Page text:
The placement of such a poster on the approaches to a federal courtroom which prosecutors know will be the scene of many drug trials may well have been an imprudent invitation to just this sort of problem. But even if it was that, the district court sufficiently dealt with it by directing its removal as a precautionary measure.
The claim of a Brady violation in the government's failure to produce the fingerprint report before trial is without merit.
In the first place, the evidence was not completely withheld, but only tardily disclosed. In such circumstances, even assuming the material was exculpatory in the Brady sense,"[n]o due process violation occurs so long as [it] is disclosed ... in time for its effective use at trial." United States v. Smith Grading and Paving, Inc., 760 F.2d 527, 532 (4th Cir. 1985). Here, as the district court noted, the defendant was not prevented by any delay in disclosure from making as effective use of the fingerprint report as was possible. It was used in cross-examining the expert who three days after disclosure first testified to its existence and significance. Its allegedly exculpating effect was argued to the jury. That essentially exhausts the potential for effective use of the evidence.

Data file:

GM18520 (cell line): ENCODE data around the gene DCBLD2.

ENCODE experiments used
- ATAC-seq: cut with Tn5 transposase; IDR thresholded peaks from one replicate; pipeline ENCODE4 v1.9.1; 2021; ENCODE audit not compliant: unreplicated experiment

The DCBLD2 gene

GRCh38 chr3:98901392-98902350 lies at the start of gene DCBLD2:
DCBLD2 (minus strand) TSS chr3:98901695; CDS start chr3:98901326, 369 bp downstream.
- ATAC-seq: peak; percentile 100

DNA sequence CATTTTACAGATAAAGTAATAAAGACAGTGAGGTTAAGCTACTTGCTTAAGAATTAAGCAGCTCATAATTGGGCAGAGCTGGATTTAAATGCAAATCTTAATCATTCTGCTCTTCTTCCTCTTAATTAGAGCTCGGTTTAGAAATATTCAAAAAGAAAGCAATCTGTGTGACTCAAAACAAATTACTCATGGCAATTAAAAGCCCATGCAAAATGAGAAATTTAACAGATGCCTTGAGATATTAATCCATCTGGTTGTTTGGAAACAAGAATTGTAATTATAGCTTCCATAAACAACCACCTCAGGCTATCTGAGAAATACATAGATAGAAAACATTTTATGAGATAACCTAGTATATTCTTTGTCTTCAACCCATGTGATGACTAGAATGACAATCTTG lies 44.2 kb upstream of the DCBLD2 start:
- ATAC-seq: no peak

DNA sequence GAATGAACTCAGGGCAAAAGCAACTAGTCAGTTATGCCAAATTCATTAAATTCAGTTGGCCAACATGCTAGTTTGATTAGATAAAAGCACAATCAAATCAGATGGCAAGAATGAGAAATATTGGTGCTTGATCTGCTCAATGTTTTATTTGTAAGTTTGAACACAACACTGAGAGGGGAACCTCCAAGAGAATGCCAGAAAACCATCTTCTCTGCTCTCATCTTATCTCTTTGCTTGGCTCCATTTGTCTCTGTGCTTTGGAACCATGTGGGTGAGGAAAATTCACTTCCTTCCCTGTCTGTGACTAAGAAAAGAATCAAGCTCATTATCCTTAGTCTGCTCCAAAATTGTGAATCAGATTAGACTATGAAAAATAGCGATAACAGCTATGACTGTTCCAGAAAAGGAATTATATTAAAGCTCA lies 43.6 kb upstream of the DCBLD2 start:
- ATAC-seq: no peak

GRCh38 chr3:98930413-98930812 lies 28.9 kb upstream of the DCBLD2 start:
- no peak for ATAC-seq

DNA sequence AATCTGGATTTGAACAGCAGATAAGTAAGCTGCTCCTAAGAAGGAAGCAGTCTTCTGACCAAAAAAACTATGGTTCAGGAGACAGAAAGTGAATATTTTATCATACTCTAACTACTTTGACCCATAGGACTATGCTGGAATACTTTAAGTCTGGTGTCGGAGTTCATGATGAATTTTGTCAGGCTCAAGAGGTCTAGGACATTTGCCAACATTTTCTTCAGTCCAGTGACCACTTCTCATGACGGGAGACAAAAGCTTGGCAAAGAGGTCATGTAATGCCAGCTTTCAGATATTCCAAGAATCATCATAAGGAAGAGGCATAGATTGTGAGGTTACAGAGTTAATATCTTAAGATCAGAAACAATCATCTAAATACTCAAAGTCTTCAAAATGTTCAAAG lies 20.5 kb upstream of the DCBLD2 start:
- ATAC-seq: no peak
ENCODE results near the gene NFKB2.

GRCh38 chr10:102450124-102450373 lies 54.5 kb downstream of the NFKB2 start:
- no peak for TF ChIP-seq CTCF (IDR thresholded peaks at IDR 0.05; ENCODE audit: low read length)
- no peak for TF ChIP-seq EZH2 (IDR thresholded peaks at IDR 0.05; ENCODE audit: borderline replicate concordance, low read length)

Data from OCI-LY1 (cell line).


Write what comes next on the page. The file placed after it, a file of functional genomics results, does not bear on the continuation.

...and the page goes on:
Having decided that, even if the material was exculpatory in the Brady sense, it was not "suppressed" for Brady purposes, we need not address the government's contention that it was not exculpatory in any event. We do note in passing that its exculpatory nature is extremely thin. Other evidence (and common sense) established that many people, including other defendants, had handled the pack. The fact that only one fingerprint-that of someone other than Morris or any of the other defendants-was found on the pack is proof of little tending to exculpate Morris. The only thing that might have been developed by pre-trial investigation based upon knowledge that the print was not Morris's was the identity of the person whose print it was. And that would have established nothing further about its exculpating quality.
The district court properly concluded that no Brady violation had occurred in declining on that basis to order a new trial or grant an acquittal.
A review of the record discloses that the assignments of error to the admission in evidence of the tape-recording of Morris's telephone conversation, and to the admission of the testimony of witnesses Hartman and Roche are wholly without merit, and do not warrant discussion.
Similarly, a review of the record discloses that even if he had standing to challenge the denial of another defendant's motion for severance, Morris's challenge has no merit, and warrants no discussion.